Tim's Thoughts

Rethinking My Collection…Again

Longer term readers are probably thinking “what, he’s rethinking his collection again?” My collection started almost twenty years ago with a few pens and the desire to only own vintage pens I like and use, without thought to growing volume, scope, or resale value. I had planned to use every pen every year to keep the numbers low and because I didn’t collect things. However, as soon as I started on that path, a few pens got most of the use and creating playing time for the always-growing remainder became an insurmountable operational challenge. Over time, the group also included presents from friends and pens that matched my historical interests as well as pens that had no special qualification other than that I enjoyed writing with them. Then, a few modern pens arrived and stayed, notwithstanding the extent to which they compromised the use of “vintage” to describe Timsvintagepens’ collection. After completing my professional career two years ago, I stopped wearing suit jackets on a daily basis and the larger pens lost their use time. This, plus the fact that my slotted cigar boxes were full, sparked the need for a fresh look at the collection. 

The current evaluation is from a positive attitude, focusing on what I really want to keep. The Montblanc 149, the two Parker 51s, the Pelikan 120 were automatic “stays” because of their personal connections and frequent use. (As it happened, this compelled me to repair the Pelikan’s cracked gripping section and get the pen back into daily service.) Next, the personal favorites, all outstanding writers: my four from the vintage Aurora 88 family; the Parker 75 and half dozen Parker Duofolds in various sizes; the three special Sheaffer Balances; and the new Pilot Justus 95 (which is put away after each fill to forcibly prevent nonstop use). These 20 pens account for probably three-fourths of my fountain pen use. It was at this point that, not without some emotion, I listed and released my 2d Generation Vacumatic, Sheaffer Premier and Sheaffer Lifetime Jade pen and pencil set, all big pens and old friends that were not going to be used, and they went to good homes. Very recently, four of my personal Esterbrooks were tentatively committed to a buyer, making me consider keeping only the ebonite, wartime bandless, copper and short red Dollars, and a brown SJ.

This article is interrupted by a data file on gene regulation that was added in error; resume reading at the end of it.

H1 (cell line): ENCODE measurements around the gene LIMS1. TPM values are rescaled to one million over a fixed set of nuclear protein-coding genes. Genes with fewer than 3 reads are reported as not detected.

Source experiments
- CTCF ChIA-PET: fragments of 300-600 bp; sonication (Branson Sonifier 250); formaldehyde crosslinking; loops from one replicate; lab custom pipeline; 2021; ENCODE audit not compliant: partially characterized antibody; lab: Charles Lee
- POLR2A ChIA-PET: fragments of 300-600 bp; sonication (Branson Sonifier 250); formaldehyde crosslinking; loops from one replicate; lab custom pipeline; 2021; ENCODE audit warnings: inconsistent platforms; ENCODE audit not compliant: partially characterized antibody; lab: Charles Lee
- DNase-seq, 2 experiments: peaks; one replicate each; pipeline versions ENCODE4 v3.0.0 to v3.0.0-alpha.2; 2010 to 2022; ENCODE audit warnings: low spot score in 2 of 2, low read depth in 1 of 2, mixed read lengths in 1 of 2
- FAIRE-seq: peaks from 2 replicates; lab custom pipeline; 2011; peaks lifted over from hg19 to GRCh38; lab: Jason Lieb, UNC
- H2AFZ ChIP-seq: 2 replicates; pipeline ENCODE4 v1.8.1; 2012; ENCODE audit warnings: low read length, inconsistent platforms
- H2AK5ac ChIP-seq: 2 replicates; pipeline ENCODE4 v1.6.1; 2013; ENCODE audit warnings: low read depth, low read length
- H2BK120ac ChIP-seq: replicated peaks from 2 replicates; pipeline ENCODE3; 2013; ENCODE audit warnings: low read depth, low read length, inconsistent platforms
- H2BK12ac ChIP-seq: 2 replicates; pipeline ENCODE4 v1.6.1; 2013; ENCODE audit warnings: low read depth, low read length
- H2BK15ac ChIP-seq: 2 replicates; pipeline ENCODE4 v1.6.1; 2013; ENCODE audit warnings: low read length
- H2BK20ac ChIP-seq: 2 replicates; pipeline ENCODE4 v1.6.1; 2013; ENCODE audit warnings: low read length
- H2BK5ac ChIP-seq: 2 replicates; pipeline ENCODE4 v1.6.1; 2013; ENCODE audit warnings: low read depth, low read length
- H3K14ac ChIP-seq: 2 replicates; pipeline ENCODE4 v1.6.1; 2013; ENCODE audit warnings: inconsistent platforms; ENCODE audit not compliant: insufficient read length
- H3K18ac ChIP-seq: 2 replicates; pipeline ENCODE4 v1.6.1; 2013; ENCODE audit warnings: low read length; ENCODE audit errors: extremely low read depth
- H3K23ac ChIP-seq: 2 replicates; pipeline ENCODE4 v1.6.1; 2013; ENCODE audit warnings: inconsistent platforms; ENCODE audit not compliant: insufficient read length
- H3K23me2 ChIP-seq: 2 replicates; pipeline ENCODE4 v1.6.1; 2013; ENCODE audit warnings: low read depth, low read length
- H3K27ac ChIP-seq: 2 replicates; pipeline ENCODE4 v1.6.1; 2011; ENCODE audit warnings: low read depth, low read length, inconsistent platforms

This left a variety of subgroups, each containing treasures: a) foreign pens that are both too good and too rare to let go, among them the Omas Italia 90, Miller 662, Matador Express, and Waterman New Look; b) the postwar English and European “working” pens, including (again, among others) the Parker Victory, Gold Starry, and Wyvern Perfect; and the few modern pens — the Pilot Legance, Delta Fusion, Waterman Laureat, the Hero 616 and 606 — that have found their way into the collection. These leave a dozen or so that don’t fit a significant category but are great pens that I’m fond of. 

So, what’s next? I don’t know! Some will surely move on, most likely not from the specific groups listed above. Inevitably, when one is actively thinning a collection, using any pen becomes something like an audition. It’s a friendly audition, not an NFL Pro Day, because while not being a perfect writer and a perfect fit in my hand don’t indicate failure, the question is inevitably open if a pen doesn’t make me sigh with quiet pleasure and give it a second fill. 

I’ve noted before that a collection is not a passive result of accumulation. Yes, accumulation certainly happens, but a collection is an intentional result of a broad or narrow set of buying objectives. Mine has certainly evolved, from learning about vintage pens to pursuing historical interests, to keeping a number of specific pens because I loved using them. Part of writing these thoughts is to help my readers approach a similar personal evaluation of their collections — I’d love to hear your thoughts about how your collection has evolved!